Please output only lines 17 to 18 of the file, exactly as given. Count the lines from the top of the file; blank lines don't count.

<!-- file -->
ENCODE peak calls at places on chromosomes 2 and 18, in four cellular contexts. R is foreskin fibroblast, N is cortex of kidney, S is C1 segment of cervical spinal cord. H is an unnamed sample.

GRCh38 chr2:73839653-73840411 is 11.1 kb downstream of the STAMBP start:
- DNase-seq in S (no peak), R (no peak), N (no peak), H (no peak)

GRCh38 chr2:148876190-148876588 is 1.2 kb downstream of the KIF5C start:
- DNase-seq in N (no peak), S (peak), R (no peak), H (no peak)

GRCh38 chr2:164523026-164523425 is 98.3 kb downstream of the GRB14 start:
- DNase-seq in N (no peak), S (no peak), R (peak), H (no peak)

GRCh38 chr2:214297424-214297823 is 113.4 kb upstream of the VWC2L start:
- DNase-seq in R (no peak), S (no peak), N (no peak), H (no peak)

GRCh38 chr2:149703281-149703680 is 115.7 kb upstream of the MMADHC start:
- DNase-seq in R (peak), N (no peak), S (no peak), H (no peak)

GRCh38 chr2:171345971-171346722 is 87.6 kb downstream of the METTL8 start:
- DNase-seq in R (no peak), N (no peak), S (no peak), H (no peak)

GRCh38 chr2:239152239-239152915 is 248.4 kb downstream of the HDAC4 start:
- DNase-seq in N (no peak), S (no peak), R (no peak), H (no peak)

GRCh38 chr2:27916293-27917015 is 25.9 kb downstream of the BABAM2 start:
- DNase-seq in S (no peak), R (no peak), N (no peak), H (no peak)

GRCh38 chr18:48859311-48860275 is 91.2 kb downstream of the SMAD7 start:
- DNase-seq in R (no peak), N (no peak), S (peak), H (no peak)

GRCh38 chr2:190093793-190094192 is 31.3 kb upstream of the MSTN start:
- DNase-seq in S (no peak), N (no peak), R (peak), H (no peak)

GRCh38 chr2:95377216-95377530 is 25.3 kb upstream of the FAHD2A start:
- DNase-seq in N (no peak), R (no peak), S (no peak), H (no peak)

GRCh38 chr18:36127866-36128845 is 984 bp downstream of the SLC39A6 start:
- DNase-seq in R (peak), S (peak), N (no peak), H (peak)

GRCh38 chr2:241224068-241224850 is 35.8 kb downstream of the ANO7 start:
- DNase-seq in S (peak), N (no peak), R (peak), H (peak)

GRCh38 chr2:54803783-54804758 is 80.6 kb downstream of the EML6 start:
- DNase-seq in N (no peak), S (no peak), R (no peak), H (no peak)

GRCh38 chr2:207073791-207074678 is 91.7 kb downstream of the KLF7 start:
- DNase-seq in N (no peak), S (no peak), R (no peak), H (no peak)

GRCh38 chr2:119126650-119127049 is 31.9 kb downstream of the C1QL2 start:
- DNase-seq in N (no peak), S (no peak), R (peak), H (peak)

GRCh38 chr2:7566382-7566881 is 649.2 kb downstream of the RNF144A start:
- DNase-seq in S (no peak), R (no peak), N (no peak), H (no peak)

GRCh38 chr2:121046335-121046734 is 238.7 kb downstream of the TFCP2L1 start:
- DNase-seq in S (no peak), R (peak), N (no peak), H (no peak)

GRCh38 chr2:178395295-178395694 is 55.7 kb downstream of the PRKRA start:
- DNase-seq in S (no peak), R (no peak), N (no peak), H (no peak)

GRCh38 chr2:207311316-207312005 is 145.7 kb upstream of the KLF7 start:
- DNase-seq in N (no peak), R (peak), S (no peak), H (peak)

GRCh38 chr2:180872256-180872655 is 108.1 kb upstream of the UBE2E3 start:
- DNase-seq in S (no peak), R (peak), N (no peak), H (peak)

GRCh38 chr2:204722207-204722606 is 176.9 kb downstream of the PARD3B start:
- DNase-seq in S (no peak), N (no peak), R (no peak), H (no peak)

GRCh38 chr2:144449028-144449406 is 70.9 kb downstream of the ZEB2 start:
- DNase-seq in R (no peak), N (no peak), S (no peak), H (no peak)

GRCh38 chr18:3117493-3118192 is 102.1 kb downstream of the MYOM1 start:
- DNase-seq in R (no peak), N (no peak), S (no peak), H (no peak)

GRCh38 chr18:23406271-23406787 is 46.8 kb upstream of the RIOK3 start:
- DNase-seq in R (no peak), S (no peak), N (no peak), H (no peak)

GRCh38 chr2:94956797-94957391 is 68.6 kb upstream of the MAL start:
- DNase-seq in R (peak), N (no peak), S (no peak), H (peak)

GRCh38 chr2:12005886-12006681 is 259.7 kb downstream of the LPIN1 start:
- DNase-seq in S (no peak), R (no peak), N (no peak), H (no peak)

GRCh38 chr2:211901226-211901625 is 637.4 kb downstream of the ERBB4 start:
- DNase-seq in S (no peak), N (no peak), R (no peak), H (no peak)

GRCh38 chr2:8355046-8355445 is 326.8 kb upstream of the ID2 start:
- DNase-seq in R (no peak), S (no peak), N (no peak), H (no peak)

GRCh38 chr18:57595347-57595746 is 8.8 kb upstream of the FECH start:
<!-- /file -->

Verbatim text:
- DNase-seq in S (no peak), R (no peak), N (no peak), H (no peak)

GRCh38 chr18:48859311-48860275 is 91.2 kb downstream of the SMAD7 start: